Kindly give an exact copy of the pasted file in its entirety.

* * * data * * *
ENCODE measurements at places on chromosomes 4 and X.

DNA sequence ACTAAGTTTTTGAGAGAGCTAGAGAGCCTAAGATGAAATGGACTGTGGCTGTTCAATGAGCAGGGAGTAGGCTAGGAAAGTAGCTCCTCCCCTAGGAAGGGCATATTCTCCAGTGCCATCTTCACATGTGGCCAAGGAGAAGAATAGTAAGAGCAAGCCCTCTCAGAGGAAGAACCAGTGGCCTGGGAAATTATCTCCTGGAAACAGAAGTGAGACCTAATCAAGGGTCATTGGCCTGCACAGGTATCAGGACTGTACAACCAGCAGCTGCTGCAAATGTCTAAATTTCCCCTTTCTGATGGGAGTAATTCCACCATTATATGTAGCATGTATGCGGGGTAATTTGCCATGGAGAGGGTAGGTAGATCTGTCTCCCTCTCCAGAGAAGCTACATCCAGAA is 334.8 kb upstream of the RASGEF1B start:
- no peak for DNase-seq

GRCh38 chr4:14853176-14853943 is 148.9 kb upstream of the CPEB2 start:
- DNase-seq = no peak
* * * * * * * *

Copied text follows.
ENCODE measurements at places on chromosomes 4 and X.

DNA sequence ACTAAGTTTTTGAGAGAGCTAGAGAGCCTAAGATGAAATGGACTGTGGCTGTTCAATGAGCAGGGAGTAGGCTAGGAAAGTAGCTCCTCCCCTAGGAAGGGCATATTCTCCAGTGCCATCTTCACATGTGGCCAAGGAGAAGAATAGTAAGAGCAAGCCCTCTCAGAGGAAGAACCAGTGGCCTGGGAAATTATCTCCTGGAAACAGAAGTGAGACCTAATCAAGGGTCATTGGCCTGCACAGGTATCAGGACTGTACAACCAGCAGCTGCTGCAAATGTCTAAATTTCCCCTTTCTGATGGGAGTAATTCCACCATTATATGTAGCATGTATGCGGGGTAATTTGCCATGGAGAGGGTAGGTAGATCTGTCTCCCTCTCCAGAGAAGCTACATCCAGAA is 334.8 kb upstream of the RASGEF1B start:
- no peak for DNase-seq

GRCh38 chr4:14853176-14853943 is 148.9 kb upstream of the CPEB2 start:
- DNase-seq = no peak